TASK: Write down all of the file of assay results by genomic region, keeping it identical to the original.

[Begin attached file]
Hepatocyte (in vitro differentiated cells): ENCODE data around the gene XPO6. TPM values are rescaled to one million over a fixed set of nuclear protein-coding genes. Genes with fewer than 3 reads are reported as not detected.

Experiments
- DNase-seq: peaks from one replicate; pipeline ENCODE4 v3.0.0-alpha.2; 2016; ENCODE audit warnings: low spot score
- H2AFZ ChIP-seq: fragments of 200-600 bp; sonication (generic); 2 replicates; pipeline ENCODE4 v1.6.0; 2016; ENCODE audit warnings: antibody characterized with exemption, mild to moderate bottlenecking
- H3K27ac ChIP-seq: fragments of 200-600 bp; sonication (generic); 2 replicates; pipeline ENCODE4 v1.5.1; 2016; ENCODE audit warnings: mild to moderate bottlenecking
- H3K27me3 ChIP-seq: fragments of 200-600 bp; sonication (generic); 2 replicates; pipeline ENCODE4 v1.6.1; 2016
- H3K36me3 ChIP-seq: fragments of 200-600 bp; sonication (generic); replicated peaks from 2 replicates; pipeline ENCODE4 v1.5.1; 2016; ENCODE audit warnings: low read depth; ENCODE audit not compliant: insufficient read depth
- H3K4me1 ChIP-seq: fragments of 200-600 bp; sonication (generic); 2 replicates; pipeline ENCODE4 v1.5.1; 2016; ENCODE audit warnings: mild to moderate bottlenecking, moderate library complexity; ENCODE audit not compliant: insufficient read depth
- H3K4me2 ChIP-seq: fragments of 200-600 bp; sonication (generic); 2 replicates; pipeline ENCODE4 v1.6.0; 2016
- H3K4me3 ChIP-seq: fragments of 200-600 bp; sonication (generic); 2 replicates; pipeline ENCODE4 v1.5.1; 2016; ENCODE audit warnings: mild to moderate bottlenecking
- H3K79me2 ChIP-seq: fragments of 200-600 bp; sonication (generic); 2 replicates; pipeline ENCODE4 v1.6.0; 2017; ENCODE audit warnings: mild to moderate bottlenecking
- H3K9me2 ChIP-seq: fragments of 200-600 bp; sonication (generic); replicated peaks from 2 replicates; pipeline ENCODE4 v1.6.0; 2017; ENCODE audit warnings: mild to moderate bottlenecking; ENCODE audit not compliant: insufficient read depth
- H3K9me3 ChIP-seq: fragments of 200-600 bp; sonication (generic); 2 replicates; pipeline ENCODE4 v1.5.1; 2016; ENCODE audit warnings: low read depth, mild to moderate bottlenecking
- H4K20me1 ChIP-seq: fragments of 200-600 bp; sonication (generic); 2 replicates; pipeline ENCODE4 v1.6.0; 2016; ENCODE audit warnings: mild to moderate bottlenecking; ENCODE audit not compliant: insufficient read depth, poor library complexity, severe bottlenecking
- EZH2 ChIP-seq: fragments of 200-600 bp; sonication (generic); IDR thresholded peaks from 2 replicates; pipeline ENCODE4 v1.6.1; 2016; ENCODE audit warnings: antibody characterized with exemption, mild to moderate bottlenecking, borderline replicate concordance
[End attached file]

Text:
Hepatocyte (in vitro differentiated cells): ENCODE data around the gene XPO6. TPM values are rescaled to one million over a fixed set of nuclear protein-coding genes. Genes with fewer than 3 reads are reported as not detected.

Experiments
- DNase-seq: peaks from one replicate; pipeline ENCODE4 v3.0.0-alpha.2; 2016; ENCODE audit warnings: low spot score
- H2AFZ ChIP-seq: fragments of 200-600 bp; sonication (generic); 2 replicates; pipeline ENCODE4 v1.6.0; 2016; ENCODE audit warnings: antibody characterized with exemption, mild to moderate bottlenecking
- H3K27ac ChIP-seq: fragments of 200-600 bp; sonication (generic); 2 replicates; pipeline ENCODE4 v1.5.1; 2016; ENCODE audit warnings: mild to moderate bottlenecking
- H3K27me3 ChIP-seq: fragments of 200-600 bp; sonication (generic); 2 replicates; pipeline ENCODE4 v1.6.1; 2016
- H3K36me3 ChIP-seq: fragments of 200-600 bp; sonication (generic); replicated peaks from 2 replicates; pipeline ENCODE4 v1.5.1; 2016; ENCODE audit warnings: low read depth; ENCODE audit not compliant: insufficient read depth
- H3K4me1 ChIP-seq: fragments of 200-600 bp; sonication (generic); 2 replicates; pipeline ENCODE4 v1.5.1; 2016; ENCODE audit warnings: mild to moderate bottlenecking, moderate library complexity; ENCODE audit not compliant: insufficient read depth
- H3K4me2 ChIP-seq: fragments of 200-600 bp; sonication (generic); 2 replicates; pipeline ENCODE4 v1.6.0; 2016
- H3K4me3 ChIP-seq: fragments of 200-600 bp; sonication (generic); 2 replicates; pipeline ENCODE4 v1.5.1; 2016; ENCODE audit warnings: mild to moderate bottlenecking
- H3K79me2 ChIP-seq: fragments of 200-600 bp; sonication (generic); 2 replicates; pipeline ENCODE4 v1.6.0; 2017; ENCODE audit warnings: mild to moderate bottlenecking
- H3K9me2 ChIP-seq: fragments of 200-600 bp; sonication (generic); replicated peaks from 2 replicates; pipeline ENCODE4 v1.6.0; 2017; ENCODE audit warnings: mild to moderate bottlenecking; ENCODE audit not compliant: insufficient read depth
- H3K9me3 ChIP-seq: fragments of 200-600 bp; sonication (generic); 2 replicates; pipeline ENCODE4 v1.5.1; 2016; ENCODE audit warnings: low read depth, mild to moderate bottlenecking
- H4K20me1 ChIP-seq: fragments of 200-600 bp; sonication (generic); 2 replicates; pipeline ENCODE4 v1.6.0; 2016; ENCODE audit warnings: mild to moderate bottlenecking; ENCODE audit not compliant: insufficient read depth, poor library complexity, severe bottlenecking
- EZH2 ChIP-seq: fragments of 200-600 bp; sonication (generic); IDR thresholded peaks from 2 replicates; pipeline ENCODE4 v1.6.1; 2016; ENCODE audit warnings: antibody characterized with exemption, mild to moderate bottlenecking, borderline replicate concordance